A legal guardian has the right to make legal decisions on behalf of the child. Legal choices include the place they live in, the school they will attend, and any decision regarding his medical care.
In addition to that, legal guardians are responsible for several other things since the court grants them legal and physical custody.
Therefore, they must fulfill the same obligations of a parent towards their child, including:
- Providing the child with food, clothing, and shelter
- Maintaining the child’s physical and mental health
- Protecting the child from safety hazards and any outside dangers
Guardians have a legal obligation to act truthfully and responsibly when it comes to the child’s finances. In other words, guardians must always act in good faith, exercise good judgment, and treat their ward’s estate as they would their own.
Moreover, guardians should leave the funds of the ward always separate from their accounts. Hence, if the ward suffers a loss due to the guardian’s breach of fiduciary duties, the court can hold the guardian legally responsible for its financial losses.
A child might become a ward of the state if, after his mother’s death, neither the father nor any other third party can care for him. Although this stands out as the least favorable option, it may become the only one.
In such cases, the child enters the foster system, and the concerned family members or friends will not choose a specific foster home or location.
Adoption might be possible through the foster care system; however, most foster children never find adoptive families. Therefore, it is preferable if concerned family members volunteer as guardians.
Will the Court Decline Child’s Custody to the Surviving Parent?
Even if the court prefers granting custody to the surviving parent, there are several exceptions where the court won’t give the child’s custody to the non-custodial father.
These exceptions include the following:
- Stepparent adoption: If the mother was married before her death and her husband legally adopted the child, he will remain his guardian. When a stepparent adopts a child, he usually terminates the biological parent’s rights towards the child.
- A valid will: The mother may state that she feels she should receive her children’s custody after her death. The court is not obliged to follow the mother’s request but will consider it when tackling the custody case.
- Children who are old enough to decide: the law does not consider young children mature enough to make big decisions for themselves. However, older children can often choose to live with a guardian rather than their biological parents. Legal ages in which the law considers children old enough to make their own decisions differ from one state to another.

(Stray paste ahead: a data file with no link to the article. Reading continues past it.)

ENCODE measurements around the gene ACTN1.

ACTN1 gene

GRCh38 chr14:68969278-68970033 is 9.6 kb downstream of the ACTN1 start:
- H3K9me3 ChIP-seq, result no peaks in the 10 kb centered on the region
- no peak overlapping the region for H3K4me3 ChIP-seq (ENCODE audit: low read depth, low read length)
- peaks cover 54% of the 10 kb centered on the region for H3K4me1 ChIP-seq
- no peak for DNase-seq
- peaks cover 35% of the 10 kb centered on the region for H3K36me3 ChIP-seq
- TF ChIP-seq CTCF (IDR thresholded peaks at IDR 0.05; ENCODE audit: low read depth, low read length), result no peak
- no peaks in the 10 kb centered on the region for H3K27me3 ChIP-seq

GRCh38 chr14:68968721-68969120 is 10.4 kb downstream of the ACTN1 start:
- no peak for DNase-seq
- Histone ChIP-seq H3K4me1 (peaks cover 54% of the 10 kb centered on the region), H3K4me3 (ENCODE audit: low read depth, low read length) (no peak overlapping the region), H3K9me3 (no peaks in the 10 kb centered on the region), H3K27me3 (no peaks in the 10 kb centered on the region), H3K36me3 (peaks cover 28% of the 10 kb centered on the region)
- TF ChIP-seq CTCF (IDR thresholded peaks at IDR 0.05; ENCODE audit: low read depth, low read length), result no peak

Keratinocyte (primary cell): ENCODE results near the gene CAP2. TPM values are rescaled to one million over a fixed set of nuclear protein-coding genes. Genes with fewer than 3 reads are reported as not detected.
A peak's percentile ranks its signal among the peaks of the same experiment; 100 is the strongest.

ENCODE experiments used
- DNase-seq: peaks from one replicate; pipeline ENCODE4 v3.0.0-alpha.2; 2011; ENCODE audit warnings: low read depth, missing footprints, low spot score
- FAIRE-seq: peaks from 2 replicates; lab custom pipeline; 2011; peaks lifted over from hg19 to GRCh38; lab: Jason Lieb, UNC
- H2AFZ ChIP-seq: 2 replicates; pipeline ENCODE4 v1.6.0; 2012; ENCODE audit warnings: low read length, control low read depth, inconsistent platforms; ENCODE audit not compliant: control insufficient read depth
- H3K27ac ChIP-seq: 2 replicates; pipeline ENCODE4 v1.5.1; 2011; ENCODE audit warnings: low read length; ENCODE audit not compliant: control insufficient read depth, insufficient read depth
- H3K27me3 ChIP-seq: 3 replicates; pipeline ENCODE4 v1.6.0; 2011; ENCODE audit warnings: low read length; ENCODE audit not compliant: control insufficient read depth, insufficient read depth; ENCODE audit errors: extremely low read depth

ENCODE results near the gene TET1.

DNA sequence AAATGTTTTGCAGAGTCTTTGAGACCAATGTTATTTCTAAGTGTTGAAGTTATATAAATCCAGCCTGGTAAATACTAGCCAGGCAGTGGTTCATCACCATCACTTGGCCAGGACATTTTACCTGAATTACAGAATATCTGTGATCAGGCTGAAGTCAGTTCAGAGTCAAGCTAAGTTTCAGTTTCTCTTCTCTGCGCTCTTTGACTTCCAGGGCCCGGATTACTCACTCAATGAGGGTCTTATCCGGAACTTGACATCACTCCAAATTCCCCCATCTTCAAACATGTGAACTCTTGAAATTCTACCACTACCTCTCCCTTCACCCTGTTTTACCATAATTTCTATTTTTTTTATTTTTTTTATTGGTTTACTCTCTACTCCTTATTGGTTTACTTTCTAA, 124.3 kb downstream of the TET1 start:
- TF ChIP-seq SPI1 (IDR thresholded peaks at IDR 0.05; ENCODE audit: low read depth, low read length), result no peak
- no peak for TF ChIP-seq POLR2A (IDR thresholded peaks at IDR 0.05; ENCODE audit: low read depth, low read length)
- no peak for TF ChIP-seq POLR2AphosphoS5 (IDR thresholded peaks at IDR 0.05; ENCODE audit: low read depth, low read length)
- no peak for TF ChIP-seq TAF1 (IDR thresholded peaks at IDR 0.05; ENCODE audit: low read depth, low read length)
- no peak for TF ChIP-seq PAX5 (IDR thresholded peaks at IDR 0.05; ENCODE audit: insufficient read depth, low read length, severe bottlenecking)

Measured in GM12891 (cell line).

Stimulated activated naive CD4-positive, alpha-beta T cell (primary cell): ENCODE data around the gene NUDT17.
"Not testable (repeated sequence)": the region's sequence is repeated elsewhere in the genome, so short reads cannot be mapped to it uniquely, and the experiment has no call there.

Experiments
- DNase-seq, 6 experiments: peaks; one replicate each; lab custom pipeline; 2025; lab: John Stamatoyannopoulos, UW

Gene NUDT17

- Known abuse: if the surviving biological parent has a proven record of child abuse towards his children, the court will not grant him custody.
- In usual circumstances, a mother’s death places a huge emotional burden on her family, particularly on her children. When the mother is also the custodial parent, the situation becomes even more challenging.
- The law handles child custody after death of custodial parent very carefully. Each case differs according to the situation of the surviving parent and other potential carers.
- Suppose the non-custodial father insists on taking over the child’s custody. In that case, he must prove his legal paternity by providing valid and legal evidence.
- A third party might be eligible to care for the child more than his other biological parent. The court will take into consideration many factors when making such a decision.
- Legal guardian’s duties are similar to those of biological parents towards their children.
- Foster care might be the only option when the father or any other eligible third party cannot care for the child.
Custody of a child when parent dies is a challenging and challenging matter. It is essential for a child to feel safe, valuable, and cared for. In case you have any concerns related to child custody and residence after the death of his custodial parent, it would be best to seek professional advice from a skilled lawyer. This last will guide you through the entire process and help you determine the best options available.